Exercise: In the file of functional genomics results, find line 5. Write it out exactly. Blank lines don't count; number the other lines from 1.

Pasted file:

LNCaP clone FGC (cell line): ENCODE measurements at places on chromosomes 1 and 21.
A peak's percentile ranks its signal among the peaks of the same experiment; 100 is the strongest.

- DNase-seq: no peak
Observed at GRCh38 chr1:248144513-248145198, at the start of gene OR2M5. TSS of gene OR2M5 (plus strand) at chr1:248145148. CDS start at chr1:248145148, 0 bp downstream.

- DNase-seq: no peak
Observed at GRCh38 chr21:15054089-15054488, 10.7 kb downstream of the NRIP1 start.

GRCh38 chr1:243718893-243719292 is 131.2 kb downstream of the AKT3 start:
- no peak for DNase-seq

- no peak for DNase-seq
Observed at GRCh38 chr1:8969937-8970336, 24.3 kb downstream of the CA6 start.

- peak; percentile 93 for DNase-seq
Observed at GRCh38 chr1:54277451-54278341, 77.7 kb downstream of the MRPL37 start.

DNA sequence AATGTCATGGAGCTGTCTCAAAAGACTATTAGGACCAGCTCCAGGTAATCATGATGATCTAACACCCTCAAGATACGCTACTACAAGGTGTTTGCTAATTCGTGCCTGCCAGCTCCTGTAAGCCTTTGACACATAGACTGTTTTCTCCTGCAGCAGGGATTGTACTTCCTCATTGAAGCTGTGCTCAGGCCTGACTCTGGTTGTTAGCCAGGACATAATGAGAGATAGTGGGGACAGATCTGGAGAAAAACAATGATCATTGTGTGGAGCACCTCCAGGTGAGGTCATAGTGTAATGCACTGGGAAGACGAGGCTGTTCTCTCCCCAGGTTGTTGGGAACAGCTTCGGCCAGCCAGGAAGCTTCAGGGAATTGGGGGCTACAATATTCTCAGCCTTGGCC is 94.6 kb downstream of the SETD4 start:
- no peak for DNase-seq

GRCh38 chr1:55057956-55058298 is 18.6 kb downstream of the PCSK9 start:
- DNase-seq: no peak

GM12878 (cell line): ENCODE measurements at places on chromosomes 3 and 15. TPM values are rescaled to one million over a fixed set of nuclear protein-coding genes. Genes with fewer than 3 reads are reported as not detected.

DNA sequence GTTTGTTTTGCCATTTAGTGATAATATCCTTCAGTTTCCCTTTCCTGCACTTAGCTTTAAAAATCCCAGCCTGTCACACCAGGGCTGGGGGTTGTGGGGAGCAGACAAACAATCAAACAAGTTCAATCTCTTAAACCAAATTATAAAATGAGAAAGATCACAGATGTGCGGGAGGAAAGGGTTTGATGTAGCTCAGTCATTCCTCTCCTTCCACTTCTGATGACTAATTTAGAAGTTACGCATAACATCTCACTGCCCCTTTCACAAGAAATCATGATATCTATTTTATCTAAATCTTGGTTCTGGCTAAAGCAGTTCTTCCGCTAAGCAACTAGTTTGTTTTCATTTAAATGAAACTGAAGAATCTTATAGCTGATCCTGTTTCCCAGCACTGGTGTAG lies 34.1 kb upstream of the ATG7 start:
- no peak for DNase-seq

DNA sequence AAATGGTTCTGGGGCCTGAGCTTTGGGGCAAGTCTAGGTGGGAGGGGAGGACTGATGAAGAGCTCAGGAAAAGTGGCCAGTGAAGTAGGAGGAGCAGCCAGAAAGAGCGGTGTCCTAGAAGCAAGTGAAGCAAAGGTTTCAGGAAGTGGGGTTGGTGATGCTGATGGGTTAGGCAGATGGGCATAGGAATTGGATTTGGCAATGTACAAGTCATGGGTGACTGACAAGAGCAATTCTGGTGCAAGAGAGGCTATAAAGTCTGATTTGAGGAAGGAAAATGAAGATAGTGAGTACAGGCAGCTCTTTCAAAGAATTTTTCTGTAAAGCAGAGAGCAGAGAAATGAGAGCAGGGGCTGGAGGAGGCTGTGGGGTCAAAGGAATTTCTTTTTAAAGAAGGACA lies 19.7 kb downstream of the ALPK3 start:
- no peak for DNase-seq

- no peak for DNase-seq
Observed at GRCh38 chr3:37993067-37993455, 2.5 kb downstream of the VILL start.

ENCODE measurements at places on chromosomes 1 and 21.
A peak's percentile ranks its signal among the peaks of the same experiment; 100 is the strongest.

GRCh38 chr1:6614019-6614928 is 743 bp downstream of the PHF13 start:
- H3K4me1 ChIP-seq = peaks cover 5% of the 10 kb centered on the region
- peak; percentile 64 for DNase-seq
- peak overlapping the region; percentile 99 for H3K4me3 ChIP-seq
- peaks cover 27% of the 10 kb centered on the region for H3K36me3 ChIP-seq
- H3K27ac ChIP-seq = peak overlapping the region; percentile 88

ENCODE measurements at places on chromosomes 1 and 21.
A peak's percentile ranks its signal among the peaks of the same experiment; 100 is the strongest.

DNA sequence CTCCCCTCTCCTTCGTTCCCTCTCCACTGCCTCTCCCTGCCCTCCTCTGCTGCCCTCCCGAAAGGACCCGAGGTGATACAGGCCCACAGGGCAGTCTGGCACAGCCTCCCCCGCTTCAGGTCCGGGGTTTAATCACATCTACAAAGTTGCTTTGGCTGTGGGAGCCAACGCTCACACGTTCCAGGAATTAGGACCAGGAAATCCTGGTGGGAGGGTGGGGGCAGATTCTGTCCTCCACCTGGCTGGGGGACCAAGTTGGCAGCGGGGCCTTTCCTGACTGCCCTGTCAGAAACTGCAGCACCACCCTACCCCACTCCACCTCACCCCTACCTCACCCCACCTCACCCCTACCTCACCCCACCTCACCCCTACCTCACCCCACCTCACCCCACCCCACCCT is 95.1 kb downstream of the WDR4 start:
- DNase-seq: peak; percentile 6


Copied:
- DNase-seq: no peak